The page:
When analyzing the studies in which asthma was diagnosed by a physician, in studies which were population based or in studies with a patient population >/=5 years of age, the maternal effect remained more prominent than the paternal effect, though the magnitude of the difference was attenuated for some analyses. The subgroup analyses had fewer individuals and thus reduced power in comparison to the overall analysis. When analysing smaller subgroups subsequent to the principal analysis the chance of spurious findings may increase. Had more studies fit the quality criteria, then the differences may not have been attenuated. There were also potential confounding factors for this analysis that were not considered. These are discussed below.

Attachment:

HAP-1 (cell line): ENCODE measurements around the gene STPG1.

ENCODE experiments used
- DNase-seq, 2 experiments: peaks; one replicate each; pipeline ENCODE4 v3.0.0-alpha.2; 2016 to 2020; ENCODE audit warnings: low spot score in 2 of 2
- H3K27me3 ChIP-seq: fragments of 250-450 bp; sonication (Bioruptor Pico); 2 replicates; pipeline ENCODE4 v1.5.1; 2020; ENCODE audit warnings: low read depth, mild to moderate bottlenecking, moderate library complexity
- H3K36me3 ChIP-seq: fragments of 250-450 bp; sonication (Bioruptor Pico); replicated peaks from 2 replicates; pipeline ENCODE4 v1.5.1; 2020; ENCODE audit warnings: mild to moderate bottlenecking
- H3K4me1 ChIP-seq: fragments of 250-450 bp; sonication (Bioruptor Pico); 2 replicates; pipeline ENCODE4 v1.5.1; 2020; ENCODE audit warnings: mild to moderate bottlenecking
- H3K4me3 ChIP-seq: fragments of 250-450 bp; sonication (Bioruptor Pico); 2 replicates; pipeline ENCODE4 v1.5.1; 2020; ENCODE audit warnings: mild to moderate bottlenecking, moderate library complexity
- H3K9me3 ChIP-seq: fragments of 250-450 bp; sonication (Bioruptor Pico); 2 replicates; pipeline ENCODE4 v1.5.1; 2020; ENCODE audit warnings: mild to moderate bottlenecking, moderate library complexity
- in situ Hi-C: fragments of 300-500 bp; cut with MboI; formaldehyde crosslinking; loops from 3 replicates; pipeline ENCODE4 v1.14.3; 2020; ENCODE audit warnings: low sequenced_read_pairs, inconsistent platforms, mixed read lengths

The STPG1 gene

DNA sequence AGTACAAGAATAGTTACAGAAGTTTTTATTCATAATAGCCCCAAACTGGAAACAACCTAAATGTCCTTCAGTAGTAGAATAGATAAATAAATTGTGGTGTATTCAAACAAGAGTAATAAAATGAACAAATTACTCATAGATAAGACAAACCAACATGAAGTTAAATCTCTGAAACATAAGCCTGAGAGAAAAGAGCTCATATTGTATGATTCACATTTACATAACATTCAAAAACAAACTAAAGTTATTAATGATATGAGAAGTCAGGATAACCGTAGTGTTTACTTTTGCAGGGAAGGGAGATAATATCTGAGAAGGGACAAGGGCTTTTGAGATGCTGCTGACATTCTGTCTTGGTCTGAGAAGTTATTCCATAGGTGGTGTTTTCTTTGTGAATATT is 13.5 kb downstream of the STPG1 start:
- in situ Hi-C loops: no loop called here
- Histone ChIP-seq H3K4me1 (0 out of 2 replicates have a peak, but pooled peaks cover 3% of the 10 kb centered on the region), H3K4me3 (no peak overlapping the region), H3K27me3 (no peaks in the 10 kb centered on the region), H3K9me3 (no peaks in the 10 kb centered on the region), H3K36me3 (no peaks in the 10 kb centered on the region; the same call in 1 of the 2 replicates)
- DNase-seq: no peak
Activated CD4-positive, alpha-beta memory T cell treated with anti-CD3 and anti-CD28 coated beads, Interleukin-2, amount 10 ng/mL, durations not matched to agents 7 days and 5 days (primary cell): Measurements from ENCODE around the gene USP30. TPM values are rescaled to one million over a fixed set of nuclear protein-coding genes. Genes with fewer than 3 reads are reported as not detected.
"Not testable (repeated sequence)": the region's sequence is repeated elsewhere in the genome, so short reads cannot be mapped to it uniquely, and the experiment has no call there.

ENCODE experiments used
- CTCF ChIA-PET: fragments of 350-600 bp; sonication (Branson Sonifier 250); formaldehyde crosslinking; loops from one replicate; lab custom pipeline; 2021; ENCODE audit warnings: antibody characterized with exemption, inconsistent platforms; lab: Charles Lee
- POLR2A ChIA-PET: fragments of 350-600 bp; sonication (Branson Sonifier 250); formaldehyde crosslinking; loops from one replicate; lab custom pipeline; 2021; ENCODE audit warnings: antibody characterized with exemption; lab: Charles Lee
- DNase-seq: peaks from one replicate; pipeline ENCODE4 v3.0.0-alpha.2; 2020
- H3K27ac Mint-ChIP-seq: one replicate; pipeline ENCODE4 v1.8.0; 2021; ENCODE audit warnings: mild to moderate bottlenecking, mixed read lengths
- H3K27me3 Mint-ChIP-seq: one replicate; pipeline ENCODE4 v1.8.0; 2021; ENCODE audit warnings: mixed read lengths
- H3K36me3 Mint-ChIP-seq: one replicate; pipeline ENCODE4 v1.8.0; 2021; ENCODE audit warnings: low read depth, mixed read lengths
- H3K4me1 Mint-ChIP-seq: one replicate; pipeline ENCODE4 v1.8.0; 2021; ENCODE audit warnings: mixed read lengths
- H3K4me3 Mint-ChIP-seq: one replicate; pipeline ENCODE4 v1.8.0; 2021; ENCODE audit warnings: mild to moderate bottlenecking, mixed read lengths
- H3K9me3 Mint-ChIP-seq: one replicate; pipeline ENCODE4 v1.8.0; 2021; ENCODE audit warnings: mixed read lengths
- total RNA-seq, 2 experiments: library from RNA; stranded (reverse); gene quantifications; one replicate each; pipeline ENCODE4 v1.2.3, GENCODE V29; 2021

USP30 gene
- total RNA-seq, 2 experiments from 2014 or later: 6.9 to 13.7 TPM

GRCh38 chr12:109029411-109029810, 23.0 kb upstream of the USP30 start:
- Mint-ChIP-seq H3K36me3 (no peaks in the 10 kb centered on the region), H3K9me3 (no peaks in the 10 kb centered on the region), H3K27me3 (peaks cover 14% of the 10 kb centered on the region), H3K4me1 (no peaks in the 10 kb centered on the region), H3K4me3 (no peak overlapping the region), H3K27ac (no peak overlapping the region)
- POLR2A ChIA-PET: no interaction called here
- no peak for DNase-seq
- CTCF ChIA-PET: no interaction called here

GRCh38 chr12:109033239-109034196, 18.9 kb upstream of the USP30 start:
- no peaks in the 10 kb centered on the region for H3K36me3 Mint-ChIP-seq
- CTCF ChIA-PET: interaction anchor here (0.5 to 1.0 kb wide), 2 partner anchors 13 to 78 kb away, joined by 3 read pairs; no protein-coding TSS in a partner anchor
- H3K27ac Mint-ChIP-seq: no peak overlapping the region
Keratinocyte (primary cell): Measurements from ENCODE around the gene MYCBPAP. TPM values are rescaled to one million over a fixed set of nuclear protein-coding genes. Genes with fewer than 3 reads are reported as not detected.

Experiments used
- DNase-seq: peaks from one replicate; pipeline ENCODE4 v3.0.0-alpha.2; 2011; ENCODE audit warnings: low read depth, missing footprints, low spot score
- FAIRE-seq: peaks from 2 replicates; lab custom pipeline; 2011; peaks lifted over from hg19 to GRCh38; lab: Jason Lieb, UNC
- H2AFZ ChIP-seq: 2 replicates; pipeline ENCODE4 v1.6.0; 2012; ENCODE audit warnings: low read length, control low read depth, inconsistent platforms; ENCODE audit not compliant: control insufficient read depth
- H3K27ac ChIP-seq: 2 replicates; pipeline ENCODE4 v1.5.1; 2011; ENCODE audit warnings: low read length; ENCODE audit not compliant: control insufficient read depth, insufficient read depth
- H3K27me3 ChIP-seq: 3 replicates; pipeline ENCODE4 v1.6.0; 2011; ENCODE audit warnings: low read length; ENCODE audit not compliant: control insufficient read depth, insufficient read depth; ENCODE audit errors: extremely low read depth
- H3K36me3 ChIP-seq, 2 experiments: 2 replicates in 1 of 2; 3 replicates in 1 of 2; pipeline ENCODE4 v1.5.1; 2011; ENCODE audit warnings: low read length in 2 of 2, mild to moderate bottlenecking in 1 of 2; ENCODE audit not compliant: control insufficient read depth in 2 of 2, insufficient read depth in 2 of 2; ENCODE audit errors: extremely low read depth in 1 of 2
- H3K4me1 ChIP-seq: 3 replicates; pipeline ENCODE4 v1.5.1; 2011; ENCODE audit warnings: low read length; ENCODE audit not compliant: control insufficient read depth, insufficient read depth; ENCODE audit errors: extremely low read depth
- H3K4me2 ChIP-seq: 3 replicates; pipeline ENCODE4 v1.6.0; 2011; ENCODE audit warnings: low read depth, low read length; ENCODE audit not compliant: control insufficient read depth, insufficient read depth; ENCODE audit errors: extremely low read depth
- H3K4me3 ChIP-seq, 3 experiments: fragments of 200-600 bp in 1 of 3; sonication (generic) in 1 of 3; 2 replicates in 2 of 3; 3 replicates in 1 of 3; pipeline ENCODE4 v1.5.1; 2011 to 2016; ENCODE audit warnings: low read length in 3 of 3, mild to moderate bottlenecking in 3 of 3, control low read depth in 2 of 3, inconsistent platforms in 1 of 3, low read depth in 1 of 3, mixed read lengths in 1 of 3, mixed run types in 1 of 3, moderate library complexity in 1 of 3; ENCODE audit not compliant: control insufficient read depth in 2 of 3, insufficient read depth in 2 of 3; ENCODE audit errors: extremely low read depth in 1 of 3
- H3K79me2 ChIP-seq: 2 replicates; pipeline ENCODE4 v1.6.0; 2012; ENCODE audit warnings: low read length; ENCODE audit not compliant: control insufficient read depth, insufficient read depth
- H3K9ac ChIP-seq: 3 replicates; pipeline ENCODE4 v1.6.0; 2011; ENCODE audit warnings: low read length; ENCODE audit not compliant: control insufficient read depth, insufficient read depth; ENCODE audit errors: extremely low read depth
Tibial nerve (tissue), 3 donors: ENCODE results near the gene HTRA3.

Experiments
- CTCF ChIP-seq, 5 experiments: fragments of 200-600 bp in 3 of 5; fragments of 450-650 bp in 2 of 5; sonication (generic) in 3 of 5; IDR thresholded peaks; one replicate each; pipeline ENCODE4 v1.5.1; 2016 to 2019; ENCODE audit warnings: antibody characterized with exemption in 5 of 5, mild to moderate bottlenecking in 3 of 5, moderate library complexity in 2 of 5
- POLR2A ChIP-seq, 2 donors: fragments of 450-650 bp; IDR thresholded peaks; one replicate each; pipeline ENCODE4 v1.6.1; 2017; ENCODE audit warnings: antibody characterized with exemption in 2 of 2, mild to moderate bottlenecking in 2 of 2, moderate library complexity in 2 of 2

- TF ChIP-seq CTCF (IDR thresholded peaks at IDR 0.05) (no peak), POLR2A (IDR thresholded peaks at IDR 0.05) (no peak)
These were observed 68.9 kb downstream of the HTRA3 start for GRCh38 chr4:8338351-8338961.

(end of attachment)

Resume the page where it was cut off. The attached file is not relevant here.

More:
This meta-analysis has several drawbacks that warrant discussion. There are multiple known risk factors for asthma, which this meta-analysis did not control for. For example, both in utero and ex utero exposure to tobacco smoke can increase the risk of wheezing/asthma , , . Lower socioeconomic status is also associated with increased asthma susceptibility , . In addition, breasting feeding can affect asthma risk and lung function depending on timing and maternal disease status , . This meta-analysis did not exclude studies that did not control for such exposures, nor was it used as quality criteria. This was because few studies controlled for such exposures. Exposure to such factors is likely to happen independent of maternal or paternal disease status. Therefore, inclusion of these studies would make it less likely to discover a significant difference between maternal and paternal asthma. Despite this, the overall summary OR of this study demonstrated that maternal asthma, more so than paternal asthma, is a significant risk factor for offspring asthma. The inclusion of studies that did not control for exposures to asthma risk factors may explain in part why the trend was preserved in subgroup analysis, but lost statistical significance.